What is interesting about coin mining, or cryptocurrency mining, is that it is not necessarily an illegal activity. It is sometimes difficult to differentiate between the legal and illegal activity. Where that activity is illicit, it is often designed to be a silent threat to enterprise resources often consuming all available computing cycles on end point computers and servers. Coin miners are using those computing cycles to attempt to break the keys protecting cryptocurrency.
Coin mining was observed as one of the most prevalent threats this year. At times, this activity accounted for more detections than all other malware combined. Attackers have built coin mining capabilities into their attack toolkits. Once they gain access to a computer, they can then use various attack techniques to spread laterally through the corporate network, placing mining software on other servers and computers. Each compromised device adds to the capability of the attacker to decrypt the keys protecting the cryptocurrency.
In our Global Threat Intelligence Report, technology and education sectors were the largest targeted sectors identified (46% and 40% of observations respectively). Both sectors are large repositories of computing equipment which is needed to create an effective coin mining operation. The largest percentage of the activity that we observed was hosted-based (75%), thus the coin miners needed large numbers of hosts to perform their activities.
The report proposes several strategies for defending against coin mining activity including the use of least privilege for user, developer and application accounts, implementing ingress and egress controls on the firewalls, and limiting the web capabilities of coin mining by using browser plugins designed to help limit the functionality of browser-based cryptomining. Additional controls would include denying the Stratum protocol which is used by coin mining software and segmenting the network to make lateral movement through the network more difficult.
While coin mining was a significant threat identified this year, another threat that faced many companies was web-application and application-specific attacks. The motivation behind each of these attacks was to provide the attackers with either access to the network, data or an application, to influence a company to make a specific decision, or for profit. Many of the practices that discussed in my previous blog post may help in preventing access. The motives of influence and profit add an important dimension to the security strategy of a company.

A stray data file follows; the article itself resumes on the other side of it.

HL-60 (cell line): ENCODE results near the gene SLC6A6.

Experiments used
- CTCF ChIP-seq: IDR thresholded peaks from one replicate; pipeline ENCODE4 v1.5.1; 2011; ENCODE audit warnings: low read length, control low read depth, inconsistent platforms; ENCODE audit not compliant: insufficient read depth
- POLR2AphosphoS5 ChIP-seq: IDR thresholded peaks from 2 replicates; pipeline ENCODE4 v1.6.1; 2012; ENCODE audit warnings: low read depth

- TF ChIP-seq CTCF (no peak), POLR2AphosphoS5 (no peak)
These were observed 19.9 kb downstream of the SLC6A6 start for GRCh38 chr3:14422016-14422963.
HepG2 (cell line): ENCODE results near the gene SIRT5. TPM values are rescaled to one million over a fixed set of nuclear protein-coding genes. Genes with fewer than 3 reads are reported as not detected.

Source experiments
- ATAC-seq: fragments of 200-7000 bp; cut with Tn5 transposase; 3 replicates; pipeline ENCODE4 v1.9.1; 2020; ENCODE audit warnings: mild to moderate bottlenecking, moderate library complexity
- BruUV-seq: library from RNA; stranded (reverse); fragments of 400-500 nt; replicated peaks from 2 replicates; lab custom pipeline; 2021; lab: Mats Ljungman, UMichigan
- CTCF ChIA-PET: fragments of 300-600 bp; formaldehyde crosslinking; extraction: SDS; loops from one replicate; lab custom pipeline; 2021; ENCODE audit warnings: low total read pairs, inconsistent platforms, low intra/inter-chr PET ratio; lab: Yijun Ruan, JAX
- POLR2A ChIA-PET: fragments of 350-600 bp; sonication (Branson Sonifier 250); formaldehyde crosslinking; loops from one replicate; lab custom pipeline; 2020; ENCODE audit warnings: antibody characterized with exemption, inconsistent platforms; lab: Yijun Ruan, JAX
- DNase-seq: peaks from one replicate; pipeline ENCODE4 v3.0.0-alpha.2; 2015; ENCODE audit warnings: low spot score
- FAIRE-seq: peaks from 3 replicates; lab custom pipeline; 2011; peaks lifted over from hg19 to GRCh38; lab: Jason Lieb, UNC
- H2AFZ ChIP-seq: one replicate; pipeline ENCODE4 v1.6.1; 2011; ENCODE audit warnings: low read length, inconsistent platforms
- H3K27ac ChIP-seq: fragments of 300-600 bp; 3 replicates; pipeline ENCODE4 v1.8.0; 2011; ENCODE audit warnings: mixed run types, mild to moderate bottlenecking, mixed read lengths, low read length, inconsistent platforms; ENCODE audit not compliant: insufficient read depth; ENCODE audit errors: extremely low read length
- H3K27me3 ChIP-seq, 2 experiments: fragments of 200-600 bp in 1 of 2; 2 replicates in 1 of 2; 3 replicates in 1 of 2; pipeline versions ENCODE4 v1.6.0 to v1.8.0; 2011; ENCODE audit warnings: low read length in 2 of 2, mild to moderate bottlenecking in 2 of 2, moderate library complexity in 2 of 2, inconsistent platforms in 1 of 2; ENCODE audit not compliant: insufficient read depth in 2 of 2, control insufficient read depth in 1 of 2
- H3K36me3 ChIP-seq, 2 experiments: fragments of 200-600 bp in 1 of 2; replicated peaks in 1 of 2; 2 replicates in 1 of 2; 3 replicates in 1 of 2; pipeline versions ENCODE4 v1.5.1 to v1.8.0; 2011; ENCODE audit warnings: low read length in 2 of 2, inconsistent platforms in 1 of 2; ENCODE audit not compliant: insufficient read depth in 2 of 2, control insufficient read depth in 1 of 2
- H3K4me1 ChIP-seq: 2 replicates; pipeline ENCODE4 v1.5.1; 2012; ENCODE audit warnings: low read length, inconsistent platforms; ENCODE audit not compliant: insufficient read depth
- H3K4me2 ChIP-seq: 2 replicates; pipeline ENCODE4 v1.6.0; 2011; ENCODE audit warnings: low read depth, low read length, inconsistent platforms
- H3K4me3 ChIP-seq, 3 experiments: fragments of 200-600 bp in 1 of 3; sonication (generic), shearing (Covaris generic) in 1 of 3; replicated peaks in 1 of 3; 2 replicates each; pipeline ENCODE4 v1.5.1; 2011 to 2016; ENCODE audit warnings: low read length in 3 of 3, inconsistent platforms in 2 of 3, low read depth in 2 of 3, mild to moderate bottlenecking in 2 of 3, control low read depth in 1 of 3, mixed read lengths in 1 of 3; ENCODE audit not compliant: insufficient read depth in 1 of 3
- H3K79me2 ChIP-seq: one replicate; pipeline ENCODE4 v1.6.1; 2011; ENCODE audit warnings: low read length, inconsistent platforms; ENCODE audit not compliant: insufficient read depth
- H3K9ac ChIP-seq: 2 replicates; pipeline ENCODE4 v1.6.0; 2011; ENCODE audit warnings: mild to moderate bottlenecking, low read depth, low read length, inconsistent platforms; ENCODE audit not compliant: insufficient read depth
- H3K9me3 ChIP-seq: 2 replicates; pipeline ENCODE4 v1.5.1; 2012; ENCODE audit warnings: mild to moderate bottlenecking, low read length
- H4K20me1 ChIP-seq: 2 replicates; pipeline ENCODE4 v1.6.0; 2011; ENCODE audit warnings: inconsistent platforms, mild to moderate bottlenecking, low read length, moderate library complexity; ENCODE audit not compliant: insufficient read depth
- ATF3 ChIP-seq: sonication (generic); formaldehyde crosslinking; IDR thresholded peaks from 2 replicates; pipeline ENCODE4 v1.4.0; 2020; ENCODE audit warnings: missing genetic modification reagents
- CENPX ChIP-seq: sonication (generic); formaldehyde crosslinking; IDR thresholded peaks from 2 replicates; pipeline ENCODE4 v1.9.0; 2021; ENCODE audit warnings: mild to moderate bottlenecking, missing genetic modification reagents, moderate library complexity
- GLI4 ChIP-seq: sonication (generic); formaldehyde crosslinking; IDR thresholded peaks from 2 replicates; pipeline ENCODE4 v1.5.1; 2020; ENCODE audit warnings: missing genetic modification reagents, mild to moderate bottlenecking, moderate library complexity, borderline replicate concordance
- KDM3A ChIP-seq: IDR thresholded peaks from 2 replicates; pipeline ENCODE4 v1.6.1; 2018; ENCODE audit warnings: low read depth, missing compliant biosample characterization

Our report shows that the motivation of attackers attempting to influence a company may be to support a specific agenda based on hactivism, blackmail, extortion, or reputation damage. Likewise, with for the profit motive, the attacker needs to compromise systems that are vulnerable to attack.
We provide some additional insights into the types of practices that will help a company ward off these attacks. These include patching, network segmentation, secure coding, and application gateway firewalls. Of these, patching is a critical activity. Companies can scan for vulnerabilities but, if these are not caught and patched on a timely basis, a company is potentially exposed to compromise.
Another threat that we identify in the Global Threat Intelligence Report is credential theft. Each year, credential thieves become better at stealing credentials. Techniques in spamming, phishing, social engineering, and compromises of credential repositories become more effective. These credentials may be used for gaining access to various parts of your network or may simply be sold on the dark web for others to use as needed.
Preventing credential theft can be very difficult. Phishing and social engineering continue to evolve in the sophistication of their practices. Training employees to spot phishing and social engineering attacks provides some protection, but seldom can a company totally prevent these threats by training alone. At any given point in time, there will be someone in the company that will fall victim to one of these attacks. This provides the attacker with a platform within the company walls to further expand the attack.
The report highlights that the retail, telecommunications, and healthcare sectors were the highest targeted sectors in 2018 for credential theft, followed by technology and manufacturing. However, no industry was immune to the threat.
All the eighteen sectors that we use to classify enterprises were impacted by the threats that we identified in 2018. The top five targeted sectors globally were finance (17% of attacks), technology (17%), business and professional services (12%), education (11%), and government (9%). Each sector has large IT infrastructures with critical assets that could be of value to an attacker. Additionally, each uses the internet as a component of their infrastructure. Some use the internet to conduct business, some to educate their customers or students, and some to implement their internal infrastructure.
The protection of the enterprise is dependent on the proper implementation of the security basics as well as adapting to the threats that potentially face them. That strategy must evolve as the threats evolve for a company to successfully protect itself against the threats that face them.
For more information on our global and regional findings, and other security challenges, please download the report from http://www.nttsecurity.com/2019gtir